Yesterday, I had my first swing at the Scottish National Portrait Gallery, which re-opened in December after being closed for a couple of years. I’d never visited before it closed so I couldn’t compare before-and-after, but I’d been excited to see photos on Twitter of the newly restored entrance hall with its amazing frieze of Scottish noteables and starry ceiling. I’m a massive fan of the National Portrait Gallery in London, so I was enthusiastic about having this gallery on my doorstep.
The entrance hall was just as fascinating in person as it had been in the photographs, and I look forward to going back at a quiet time to fully study all the large-scale paintings of Scottish history.
The first thing we encountered was the library, with its busts and curious collection of death masks, including Burke and Hare – brilliantly creepy. We then decided to miss out the busy top floor of historical portraits and focus on the more contemporary galleries, leaving the history for another time.
I’d been looking forward to the Pioneers of Science gallery. Taking prime position opposite the door is the weirdly luminous ‘Three Oncologists‘ by Ken Currie. It’s tremendously striking, and, while ugly at first, softens on a longer look – the three men are very human. I have a feeling that this is one of the pieces I could be visiting on a regular basis. In the same main space of the science section there’s a swirly Higgs, a genial James Black, and a beautiful little pencil drawing of Watson-Watt tucked away in a drawer. And the model for the grand James Clerk Maxwell statue on George Street that I keep recommending as part of my ‘tour for physicist visiting Edinburgh’.
However, on looking round this section I wondered – where are the women? Even without the modern scientists, surely Edinburgh would recognise its role as the crucible of women’s medical education?
It took me a couple of passes around the whole floor to find the women. There’s a bust of one of the medical pioneers (I’m sad to say I didn’t note down which one, and she’s not on the website) hiding in a corner a bit away from the main science section. There’s also a fantastic group of photographic portraits of Roslin Institute scientists, including Marjorie Ritchie, which is on the back of the wall with James Black on it (unfortunately the website has all the Roslin Institute photos except this one). It’s a shame these photos are so easy to miss – I certainly did the first couple of times and the person I was with didn’t see them at all.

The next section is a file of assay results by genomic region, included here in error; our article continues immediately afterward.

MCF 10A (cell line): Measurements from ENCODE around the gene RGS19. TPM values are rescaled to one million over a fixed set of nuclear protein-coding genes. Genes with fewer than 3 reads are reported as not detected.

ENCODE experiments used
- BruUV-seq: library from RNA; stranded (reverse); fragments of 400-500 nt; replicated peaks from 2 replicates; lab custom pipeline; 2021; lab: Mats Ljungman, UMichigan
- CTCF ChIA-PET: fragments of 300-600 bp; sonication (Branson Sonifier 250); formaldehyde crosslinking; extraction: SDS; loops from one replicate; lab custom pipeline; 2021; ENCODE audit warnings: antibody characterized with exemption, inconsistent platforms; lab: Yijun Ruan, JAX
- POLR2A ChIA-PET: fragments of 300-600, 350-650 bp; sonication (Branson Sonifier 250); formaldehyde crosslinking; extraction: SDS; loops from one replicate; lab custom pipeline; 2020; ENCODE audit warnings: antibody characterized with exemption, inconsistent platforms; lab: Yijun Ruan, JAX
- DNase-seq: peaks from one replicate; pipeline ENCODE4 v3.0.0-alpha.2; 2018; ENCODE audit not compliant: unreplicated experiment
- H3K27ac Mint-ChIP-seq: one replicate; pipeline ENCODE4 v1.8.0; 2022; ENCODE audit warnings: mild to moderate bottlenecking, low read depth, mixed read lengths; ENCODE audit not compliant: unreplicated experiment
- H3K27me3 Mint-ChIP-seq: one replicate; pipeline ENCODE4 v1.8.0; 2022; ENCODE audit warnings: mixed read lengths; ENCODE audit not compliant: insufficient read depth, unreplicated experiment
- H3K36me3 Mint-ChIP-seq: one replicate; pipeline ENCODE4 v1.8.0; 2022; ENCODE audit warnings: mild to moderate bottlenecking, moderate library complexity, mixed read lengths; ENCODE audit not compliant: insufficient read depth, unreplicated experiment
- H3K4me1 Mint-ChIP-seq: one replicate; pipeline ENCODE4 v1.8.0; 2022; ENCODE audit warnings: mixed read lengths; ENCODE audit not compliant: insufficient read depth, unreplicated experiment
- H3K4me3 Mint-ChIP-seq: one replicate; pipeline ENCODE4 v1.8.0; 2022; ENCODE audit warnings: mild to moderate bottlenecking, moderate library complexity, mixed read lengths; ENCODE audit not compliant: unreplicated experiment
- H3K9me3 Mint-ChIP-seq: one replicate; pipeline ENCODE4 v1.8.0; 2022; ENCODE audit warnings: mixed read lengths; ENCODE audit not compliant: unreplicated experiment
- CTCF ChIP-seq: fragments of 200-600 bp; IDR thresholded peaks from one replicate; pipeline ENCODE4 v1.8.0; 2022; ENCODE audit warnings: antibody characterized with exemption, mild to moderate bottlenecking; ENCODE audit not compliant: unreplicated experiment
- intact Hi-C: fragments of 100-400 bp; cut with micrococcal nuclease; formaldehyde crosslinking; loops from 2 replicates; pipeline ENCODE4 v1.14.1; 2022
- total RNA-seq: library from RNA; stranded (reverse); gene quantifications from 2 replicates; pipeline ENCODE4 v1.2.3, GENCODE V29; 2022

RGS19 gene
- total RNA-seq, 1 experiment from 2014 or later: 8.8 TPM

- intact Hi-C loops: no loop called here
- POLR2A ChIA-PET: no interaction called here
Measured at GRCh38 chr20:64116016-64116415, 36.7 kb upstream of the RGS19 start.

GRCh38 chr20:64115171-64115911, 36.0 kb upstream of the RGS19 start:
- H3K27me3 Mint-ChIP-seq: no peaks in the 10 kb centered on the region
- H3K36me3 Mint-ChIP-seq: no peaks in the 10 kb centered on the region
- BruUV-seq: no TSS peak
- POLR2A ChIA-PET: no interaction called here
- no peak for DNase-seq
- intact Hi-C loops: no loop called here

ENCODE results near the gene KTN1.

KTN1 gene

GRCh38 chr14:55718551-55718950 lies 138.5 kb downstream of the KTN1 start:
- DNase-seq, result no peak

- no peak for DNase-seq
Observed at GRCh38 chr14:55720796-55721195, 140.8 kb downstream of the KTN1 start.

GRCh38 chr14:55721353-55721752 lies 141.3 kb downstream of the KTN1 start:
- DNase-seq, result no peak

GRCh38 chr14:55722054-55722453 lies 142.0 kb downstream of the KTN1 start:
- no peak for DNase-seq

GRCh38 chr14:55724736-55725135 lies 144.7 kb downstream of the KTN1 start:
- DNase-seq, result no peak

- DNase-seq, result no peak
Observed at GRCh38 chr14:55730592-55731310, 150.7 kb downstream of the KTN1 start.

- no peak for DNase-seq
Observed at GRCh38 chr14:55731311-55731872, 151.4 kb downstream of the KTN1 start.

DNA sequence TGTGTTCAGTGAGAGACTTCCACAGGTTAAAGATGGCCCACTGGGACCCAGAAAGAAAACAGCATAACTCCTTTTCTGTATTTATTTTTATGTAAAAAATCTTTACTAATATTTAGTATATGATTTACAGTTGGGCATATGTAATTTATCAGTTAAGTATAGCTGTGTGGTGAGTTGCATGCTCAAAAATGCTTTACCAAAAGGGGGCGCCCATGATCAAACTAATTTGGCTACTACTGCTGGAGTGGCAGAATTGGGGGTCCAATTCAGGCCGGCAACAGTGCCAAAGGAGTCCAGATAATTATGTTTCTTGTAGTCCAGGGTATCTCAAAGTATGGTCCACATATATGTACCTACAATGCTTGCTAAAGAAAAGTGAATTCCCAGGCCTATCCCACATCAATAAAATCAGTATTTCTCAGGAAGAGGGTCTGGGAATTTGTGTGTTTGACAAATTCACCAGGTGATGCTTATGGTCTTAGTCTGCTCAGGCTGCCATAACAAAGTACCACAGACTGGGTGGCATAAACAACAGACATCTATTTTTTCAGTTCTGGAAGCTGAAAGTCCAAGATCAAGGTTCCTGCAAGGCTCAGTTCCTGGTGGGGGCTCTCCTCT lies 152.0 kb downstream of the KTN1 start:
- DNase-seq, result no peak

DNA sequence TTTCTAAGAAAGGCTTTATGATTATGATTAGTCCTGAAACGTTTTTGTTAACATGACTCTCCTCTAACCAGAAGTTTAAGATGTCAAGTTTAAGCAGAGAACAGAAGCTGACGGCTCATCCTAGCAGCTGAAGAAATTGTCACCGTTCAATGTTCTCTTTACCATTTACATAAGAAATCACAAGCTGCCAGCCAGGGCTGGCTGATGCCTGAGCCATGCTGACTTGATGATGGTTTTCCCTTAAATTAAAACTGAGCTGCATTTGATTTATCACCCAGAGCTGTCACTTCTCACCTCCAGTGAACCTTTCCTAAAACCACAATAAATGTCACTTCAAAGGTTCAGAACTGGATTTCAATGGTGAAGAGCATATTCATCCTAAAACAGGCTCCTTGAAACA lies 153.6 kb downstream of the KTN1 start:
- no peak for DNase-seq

Further along the first floor, I was drawn to Migration Stories: Pakistan. Apparently this is the first of three exhibition about migration. ‘A Scottish Family Portrait’ is a series of photographs by Verena Jaekel and portrays prominent Scots of Pakistani origin and their families. I loved the composition of the various family groups, and how the subjects’ two (or more) nationalities were expressed in dress and decor. I didn’t have time to sit down and watch the film that’s part of this section, but I look forward to it.
I’d also intend to spend more time on the Romantic Camera section of Scottish photography – some really interesting pictures that I’d like to revisit – modern pictures taken in the style of the photography pioneers and older photos that look surprisingly modern. The Hot Scots section downstairs has the fun of recognising some famous faces – I liked the very dramatic portrait of Tom Kitchin.
Certainly I look forward to going back to get to know all the galleries better, and to seeing how the gallery evolves in the future.